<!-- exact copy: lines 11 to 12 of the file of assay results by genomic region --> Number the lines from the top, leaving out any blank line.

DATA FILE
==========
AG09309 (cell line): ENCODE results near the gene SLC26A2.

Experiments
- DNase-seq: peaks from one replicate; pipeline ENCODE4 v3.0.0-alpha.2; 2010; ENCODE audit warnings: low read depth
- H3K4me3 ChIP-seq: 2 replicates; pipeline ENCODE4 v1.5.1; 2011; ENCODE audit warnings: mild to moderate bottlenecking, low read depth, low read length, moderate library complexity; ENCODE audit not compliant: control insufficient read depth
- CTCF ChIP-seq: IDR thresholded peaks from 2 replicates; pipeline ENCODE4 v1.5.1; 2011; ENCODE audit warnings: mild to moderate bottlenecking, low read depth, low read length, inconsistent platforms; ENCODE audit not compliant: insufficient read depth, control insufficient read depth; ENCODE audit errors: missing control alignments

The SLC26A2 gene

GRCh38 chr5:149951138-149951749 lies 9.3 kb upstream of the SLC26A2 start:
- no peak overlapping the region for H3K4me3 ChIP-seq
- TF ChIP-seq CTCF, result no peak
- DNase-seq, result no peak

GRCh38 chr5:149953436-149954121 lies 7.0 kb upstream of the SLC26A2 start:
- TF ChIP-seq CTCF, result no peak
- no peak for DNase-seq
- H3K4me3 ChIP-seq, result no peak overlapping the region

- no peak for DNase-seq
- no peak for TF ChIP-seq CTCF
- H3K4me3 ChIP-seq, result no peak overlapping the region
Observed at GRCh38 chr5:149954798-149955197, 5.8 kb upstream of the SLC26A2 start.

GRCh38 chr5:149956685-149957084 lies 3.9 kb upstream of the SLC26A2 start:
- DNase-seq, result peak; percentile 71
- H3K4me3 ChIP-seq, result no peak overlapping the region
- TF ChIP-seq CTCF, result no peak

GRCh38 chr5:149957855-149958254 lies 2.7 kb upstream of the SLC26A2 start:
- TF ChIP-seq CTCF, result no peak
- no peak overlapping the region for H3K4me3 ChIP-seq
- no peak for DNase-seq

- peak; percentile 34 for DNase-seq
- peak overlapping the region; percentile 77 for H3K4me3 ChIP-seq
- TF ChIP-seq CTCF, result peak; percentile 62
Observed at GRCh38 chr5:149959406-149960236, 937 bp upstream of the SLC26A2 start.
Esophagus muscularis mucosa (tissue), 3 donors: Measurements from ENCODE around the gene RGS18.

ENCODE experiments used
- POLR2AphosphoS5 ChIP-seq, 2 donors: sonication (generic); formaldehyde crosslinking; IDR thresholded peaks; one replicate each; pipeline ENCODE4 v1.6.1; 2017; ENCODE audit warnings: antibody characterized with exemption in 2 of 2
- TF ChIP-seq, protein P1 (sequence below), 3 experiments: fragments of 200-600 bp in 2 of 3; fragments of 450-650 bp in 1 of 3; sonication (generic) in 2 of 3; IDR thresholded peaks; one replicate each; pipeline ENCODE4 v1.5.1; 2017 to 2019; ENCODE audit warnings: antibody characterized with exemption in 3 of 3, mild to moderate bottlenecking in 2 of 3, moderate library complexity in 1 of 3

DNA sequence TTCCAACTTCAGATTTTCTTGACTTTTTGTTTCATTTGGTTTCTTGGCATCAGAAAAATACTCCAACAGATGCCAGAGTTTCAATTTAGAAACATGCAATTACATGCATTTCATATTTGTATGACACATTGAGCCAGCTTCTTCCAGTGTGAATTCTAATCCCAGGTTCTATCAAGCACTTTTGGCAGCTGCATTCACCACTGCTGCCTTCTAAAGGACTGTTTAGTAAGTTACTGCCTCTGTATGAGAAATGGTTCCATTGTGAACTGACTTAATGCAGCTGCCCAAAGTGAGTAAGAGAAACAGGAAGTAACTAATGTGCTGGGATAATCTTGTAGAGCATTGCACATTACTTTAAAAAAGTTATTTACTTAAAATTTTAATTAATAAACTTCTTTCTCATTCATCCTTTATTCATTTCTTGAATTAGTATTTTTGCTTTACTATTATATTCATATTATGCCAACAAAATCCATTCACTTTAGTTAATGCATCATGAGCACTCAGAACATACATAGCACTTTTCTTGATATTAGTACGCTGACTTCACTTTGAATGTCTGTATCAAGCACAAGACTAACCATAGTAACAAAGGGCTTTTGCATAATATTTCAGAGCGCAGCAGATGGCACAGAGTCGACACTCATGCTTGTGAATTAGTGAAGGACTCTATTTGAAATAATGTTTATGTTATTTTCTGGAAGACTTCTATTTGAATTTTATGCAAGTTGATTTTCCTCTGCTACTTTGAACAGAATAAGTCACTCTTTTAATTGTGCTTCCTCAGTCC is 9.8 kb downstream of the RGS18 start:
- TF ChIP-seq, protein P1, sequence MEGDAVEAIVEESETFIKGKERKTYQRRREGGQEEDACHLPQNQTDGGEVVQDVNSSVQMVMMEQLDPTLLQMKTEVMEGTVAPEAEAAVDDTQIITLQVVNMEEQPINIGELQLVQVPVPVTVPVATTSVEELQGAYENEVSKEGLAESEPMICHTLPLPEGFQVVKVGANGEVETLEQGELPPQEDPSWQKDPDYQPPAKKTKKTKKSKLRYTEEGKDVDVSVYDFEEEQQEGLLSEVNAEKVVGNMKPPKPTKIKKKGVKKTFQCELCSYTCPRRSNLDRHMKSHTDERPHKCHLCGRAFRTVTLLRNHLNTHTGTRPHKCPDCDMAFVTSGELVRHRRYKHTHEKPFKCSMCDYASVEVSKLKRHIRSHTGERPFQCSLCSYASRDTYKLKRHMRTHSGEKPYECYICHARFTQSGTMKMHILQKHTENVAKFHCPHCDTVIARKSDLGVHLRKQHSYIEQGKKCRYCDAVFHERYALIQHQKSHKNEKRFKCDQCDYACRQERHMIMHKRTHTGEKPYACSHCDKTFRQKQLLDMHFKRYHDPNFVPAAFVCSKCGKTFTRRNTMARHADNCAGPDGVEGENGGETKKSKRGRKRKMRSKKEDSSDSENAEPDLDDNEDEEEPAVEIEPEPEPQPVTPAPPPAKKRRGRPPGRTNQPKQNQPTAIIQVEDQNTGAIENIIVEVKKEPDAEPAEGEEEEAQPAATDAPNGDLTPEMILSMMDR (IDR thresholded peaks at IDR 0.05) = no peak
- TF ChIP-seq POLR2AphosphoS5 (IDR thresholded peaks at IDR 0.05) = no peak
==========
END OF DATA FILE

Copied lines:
GRCh38 chr5:149953436-149954121 lies 7.0 kb upstream of the SLC26A2 start:
- TF ChIP-seq CTCF, result no peak